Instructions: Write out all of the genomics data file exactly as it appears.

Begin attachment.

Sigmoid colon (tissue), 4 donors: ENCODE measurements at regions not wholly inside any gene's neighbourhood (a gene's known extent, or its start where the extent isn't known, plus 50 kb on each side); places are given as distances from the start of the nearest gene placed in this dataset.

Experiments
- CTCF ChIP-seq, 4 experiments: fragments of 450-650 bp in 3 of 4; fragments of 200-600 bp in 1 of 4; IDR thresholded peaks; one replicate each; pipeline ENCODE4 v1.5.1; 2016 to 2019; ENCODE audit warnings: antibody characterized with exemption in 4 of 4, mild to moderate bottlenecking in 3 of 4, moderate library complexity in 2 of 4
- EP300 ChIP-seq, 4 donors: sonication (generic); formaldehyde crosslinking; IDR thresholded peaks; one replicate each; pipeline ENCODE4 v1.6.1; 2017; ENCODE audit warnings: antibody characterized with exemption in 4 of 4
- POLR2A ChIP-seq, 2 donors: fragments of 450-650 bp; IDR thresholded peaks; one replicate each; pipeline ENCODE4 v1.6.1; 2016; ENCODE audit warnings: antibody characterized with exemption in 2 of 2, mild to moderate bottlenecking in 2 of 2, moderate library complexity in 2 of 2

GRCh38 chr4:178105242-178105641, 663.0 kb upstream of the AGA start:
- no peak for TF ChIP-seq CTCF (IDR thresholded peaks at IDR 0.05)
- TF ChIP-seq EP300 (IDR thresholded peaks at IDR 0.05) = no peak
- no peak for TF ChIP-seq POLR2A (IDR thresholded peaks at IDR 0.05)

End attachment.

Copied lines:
Sigmoid colon (tissue), 4 donors: ENCODE measurements at regions not wholly inside any gene's neighbourhood (a gene's known extent, or its start where the extent isn't known, plus 50 kb on each side); places are given as distances from the start of the nearest gene placed in this dataset.

Experiments
- CTCF ChIP-seq, 4 experiments: fragments of 450-650 bp in 3 of 4; fragments of 200-600 bp in 1 of 4; IDR thresholded peaks; one replicate each; pipeline ENCODE4 v1.5.1; 2016 to 2019; ENCODE audit warnings: antibody characterized with exemption in 4 of 4, mild to moderate bottlenecking in 3 of 4, moderate library complexity in 2 of 4
- EP300 ChIP-seq, 4 donors: sonication (generic); formaldehyde crosslinking; IDR thresholded peaks; one replicate each; pipeline ENCODE4 v1.6.1; 2017; ENCODE audit warnings: antibody characterized with exemption in 4 of 4
- POLR2A ChIP-seq, 2 donors: fragments of 450-650 bp; IDR thresholded peaks; one replicate each; pipeline ENCODE4 v1.6.1; 2016; ENCODE audit warnings: antibody characterized with exemption in 2 of 2, mild to moderate bottlenecking in 2 of 2, moderate library complexity in 2 of 2

GRCh38 chr4:178105242-178105641, 663.0 kb upstream of the AGA start:
- no peak for TF ChIP-seq CTCF (IDR thresholded peaks at IDR 0.05)
- TF ChIP-seq EP300 (IDR thresholded peaks at IDR 0.05) = no peak
- no peak for TF ChIP-seq POLR2A (IDR thresholded peaks at IDR 0.05)